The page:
This is why we remind readers of all the ways a trader may test the brokerage’s intentions. Firstly, traders are advised to always put up only the required minimum deposit, instead of risking a bigger amount with no certainty. Afterwards, they may also try to withdraw a small amount in order to check for any unexpected fees or delays. Such fees and delays are usually the signs of a scammer.

How does the scam work?

Even though the forex trading world is extremely large and encompasses millions of people around the globe, the most common scamming is pretty simple and straightforward and as such – it’s not particularly daring to avoid. Here is a quick overview of how it is done:

Through clicking an ad with promises for fast money, you will be redirected to a website such as Bitcoin Evolution or The bitcoin miner where registration will require you to give your address, email and phone number. After sharing your personal information, you will being receiving calls from brokers, compelling you to invest with them and win big. After a few minutes hearing their pitches, you decide to deposit some $200-250. And just like that – the scammers take a fat commission from this initial deposit.

After they are done with you, senior scammers begin working you into putting even more money. They say it’s the only way to profit from trading even more. After making the mistake of investing even further, you’ll begin wanting to get out of this and withdraw what you have left.

Unfortunately, the con-artists have no such thing in mind. They will now begin persuading you to wait it out and not withdraw right now. The angle here is pretty blunt – traders have a limited time period for filing achargeback with their bank and get their money back. The “recovery department” will simply want to mislead you into missing thе crucial period and, along the way, losing any chance you might have of getting the money back.

It is important here to take notice that both Visa and MasterCard are taking measures to combat unregulated forex brokerages by classifying all forex transactions as high risk. And with the case of Aisa FX – they are correct in doing so. Furthermore, supporting their intention with clear actions – MasterCard has increased the previous time period of six months for filing a chargeback to a year and a half. Visa is expected to do the same in December.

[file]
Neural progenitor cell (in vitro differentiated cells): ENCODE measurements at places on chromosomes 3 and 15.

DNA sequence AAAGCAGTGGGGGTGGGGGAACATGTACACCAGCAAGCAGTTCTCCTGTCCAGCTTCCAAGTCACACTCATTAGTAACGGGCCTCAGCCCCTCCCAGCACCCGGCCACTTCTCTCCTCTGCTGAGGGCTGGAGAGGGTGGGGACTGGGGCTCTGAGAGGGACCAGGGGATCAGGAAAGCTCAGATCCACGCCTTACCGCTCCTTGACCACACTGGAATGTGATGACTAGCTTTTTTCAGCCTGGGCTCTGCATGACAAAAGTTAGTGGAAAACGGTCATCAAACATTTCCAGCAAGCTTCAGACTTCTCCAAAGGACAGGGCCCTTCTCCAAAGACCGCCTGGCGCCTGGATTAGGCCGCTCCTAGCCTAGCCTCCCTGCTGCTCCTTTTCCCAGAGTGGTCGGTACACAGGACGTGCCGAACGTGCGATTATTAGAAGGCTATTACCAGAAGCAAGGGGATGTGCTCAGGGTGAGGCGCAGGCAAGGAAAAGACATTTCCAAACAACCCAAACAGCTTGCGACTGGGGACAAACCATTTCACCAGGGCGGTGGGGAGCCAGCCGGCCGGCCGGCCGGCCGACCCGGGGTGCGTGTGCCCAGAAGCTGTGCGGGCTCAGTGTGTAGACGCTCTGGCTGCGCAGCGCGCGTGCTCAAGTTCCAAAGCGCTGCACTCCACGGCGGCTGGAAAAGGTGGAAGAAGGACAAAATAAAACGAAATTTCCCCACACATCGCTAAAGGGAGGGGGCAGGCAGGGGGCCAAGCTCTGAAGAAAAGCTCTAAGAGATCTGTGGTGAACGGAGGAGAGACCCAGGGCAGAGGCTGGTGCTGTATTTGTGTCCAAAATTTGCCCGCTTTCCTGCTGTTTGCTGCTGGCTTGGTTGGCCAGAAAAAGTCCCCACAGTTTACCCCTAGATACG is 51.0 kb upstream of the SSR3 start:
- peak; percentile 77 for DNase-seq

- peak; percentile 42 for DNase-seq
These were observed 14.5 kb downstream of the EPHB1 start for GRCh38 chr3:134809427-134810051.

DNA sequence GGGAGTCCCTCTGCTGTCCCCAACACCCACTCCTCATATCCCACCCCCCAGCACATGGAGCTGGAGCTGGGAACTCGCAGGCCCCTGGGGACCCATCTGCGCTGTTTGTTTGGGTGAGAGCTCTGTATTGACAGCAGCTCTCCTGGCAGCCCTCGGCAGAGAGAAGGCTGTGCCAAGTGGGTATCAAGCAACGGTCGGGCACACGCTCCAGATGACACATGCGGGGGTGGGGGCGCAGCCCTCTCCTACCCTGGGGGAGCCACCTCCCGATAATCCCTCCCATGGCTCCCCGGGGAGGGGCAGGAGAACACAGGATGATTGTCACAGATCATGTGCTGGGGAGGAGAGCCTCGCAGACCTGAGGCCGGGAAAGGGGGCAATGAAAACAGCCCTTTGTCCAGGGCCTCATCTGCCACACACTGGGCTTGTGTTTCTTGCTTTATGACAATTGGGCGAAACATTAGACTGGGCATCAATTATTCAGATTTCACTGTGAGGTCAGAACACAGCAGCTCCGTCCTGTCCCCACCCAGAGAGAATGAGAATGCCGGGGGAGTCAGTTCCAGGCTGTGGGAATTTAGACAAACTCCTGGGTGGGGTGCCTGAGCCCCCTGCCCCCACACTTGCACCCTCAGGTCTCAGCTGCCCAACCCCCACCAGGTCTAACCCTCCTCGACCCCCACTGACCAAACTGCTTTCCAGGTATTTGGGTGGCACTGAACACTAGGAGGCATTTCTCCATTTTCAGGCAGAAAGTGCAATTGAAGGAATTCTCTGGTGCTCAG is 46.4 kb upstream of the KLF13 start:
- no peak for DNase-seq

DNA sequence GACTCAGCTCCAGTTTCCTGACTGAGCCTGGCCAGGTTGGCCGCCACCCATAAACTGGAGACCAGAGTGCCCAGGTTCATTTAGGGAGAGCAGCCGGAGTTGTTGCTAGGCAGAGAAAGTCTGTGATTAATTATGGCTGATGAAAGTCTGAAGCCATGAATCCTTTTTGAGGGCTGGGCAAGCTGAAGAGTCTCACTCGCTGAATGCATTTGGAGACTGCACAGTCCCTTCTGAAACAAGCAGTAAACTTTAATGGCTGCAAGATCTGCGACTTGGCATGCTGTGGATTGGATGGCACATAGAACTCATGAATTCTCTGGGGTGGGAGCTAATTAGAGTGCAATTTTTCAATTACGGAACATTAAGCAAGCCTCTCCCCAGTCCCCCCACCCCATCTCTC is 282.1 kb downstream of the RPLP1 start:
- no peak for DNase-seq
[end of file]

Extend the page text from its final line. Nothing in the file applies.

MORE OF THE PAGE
What to do when scammed?

As was mentioned above, scamming is quite the common in the trading world and, sadly, even you might suffer from it. In such an unfortunate case there still may be some available options for you.

You may contact your bank or credit card provider and file a chargeback. 

If, however, you have provided the broker with your credit card details, immediately cancel your credit card.

If you have given information regarding your online banking pass – you should switch it asap!

Beware of potential calls from self-described “recovery agencies”! They prey on scammed and vulnerable traders who are desperate to recover their losses. They will require an “up-front” payment to help you, but after paying them, no such help will be coming your way!

Rich Snippet Data
Review Date
Reviewed Broker
Aisa FX
Broker Rating
11stargraygraygraygray